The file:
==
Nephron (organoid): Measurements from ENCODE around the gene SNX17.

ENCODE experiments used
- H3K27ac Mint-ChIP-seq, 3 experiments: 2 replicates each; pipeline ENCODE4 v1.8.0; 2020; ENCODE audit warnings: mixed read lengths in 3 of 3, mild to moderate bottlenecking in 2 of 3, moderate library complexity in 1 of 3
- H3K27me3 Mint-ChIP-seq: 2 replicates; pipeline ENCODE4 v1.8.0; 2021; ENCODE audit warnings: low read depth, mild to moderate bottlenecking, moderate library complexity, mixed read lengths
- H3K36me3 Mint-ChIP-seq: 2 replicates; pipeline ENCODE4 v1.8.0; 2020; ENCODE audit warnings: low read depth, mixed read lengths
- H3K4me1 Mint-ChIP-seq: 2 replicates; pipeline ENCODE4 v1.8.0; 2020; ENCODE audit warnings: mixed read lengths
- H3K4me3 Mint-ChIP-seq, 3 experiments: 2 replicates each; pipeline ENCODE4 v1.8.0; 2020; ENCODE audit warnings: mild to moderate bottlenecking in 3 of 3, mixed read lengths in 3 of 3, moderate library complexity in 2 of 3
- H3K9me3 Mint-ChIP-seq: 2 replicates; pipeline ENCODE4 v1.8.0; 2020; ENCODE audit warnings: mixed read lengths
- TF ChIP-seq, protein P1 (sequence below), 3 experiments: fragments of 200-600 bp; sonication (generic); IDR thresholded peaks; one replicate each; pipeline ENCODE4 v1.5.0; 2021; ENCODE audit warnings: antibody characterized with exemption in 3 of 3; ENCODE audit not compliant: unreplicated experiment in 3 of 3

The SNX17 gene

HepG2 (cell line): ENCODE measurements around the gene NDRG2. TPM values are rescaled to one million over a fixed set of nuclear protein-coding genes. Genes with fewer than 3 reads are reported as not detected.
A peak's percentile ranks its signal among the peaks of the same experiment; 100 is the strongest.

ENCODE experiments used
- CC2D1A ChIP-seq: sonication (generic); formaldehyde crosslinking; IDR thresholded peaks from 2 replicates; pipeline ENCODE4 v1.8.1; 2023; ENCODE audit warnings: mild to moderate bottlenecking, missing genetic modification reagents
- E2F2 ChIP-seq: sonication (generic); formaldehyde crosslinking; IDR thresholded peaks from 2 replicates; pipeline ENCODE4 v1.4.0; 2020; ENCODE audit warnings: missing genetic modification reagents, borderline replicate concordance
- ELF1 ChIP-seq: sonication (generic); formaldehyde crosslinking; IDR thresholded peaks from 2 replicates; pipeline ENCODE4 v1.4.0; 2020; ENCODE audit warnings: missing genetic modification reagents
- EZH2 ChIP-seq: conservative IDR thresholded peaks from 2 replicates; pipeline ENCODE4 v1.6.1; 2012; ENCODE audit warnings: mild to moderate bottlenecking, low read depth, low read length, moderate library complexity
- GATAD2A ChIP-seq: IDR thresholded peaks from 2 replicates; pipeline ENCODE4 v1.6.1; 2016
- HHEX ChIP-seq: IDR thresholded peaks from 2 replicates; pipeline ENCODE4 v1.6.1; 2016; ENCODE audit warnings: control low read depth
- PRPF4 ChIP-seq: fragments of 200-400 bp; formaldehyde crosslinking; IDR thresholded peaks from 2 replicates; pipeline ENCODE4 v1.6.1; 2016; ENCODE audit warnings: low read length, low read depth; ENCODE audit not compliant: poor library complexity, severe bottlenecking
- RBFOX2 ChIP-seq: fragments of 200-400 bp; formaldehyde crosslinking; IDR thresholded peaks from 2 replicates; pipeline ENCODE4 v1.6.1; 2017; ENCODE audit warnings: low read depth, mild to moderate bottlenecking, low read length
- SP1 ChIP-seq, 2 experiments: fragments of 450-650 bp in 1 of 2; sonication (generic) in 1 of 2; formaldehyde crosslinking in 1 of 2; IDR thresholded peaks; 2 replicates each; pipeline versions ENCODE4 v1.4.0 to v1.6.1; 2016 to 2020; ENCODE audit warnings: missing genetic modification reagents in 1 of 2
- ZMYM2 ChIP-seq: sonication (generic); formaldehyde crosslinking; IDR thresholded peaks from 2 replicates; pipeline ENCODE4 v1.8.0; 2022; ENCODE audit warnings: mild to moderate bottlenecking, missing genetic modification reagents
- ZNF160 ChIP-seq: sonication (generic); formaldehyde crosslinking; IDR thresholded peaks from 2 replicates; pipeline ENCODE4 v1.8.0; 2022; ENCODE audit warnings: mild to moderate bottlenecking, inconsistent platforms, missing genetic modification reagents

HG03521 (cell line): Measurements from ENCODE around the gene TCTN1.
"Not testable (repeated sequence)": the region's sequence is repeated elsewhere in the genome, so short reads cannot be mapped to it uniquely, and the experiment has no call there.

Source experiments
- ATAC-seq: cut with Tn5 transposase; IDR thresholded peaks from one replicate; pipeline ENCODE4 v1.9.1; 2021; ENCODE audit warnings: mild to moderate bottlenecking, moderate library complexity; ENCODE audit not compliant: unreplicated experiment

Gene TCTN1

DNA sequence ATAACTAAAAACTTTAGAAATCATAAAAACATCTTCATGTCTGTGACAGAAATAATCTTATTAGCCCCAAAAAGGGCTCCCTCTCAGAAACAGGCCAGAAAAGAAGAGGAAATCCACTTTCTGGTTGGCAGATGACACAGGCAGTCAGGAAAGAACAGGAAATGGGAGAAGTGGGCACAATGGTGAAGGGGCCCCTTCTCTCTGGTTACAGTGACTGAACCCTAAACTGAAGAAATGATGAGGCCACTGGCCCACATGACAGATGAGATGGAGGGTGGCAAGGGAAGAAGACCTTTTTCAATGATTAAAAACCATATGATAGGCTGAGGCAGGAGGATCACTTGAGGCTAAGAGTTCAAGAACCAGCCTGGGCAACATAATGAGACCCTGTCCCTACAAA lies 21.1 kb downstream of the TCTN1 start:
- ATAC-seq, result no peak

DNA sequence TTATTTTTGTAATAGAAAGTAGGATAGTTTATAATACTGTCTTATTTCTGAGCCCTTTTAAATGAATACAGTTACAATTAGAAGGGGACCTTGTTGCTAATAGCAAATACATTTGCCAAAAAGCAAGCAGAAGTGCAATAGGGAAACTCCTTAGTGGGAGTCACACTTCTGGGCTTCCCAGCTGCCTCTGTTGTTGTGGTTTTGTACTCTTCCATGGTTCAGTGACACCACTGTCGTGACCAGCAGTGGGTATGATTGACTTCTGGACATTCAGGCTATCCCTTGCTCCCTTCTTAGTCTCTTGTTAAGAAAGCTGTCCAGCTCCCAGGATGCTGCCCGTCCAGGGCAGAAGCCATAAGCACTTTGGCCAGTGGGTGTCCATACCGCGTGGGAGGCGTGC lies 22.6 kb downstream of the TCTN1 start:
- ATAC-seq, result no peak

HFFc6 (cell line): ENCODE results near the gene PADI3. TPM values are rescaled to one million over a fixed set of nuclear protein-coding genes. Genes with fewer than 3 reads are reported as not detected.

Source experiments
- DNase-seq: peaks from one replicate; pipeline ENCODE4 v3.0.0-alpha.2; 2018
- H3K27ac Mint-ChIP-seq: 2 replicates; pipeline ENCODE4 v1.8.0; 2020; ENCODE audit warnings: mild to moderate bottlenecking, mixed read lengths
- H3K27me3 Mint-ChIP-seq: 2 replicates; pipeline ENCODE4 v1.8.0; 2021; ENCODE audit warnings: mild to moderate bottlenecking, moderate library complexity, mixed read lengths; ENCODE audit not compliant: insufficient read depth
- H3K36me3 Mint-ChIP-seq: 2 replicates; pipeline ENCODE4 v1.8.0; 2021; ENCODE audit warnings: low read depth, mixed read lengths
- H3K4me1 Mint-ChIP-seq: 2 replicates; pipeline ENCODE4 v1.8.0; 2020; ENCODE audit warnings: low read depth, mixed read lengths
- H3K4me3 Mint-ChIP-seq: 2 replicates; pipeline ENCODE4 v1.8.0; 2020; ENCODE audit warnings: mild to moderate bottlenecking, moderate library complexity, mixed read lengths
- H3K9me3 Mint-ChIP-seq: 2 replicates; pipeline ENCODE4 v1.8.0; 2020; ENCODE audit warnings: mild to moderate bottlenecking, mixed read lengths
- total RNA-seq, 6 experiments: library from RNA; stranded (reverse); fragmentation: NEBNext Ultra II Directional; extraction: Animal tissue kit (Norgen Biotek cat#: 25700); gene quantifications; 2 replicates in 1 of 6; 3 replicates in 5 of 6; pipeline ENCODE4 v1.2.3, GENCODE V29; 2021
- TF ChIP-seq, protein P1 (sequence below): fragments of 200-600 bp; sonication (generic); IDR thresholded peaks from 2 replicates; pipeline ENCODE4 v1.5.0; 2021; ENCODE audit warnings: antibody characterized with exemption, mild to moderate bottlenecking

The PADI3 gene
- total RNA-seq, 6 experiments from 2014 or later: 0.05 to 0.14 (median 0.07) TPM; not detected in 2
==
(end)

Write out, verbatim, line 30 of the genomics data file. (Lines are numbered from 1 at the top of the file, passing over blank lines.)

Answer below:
DNA sequence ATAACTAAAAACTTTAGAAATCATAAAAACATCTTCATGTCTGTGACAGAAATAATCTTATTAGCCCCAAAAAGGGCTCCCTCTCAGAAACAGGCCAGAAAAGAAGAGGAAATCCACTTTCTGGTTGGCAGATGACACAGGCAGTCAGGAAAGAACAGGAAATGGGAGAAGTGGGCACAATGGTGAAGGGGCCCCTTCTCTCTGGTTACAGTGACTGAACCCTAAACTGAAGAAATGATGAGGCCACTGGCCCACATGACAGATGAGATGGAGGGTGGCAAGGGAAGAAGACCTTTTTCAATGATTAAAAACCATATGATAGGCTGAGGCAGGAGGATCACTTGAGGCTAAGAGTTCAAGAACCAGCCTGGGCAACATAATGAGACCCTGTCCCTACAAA lies 21.1 kb downstream of the TCTN1 start: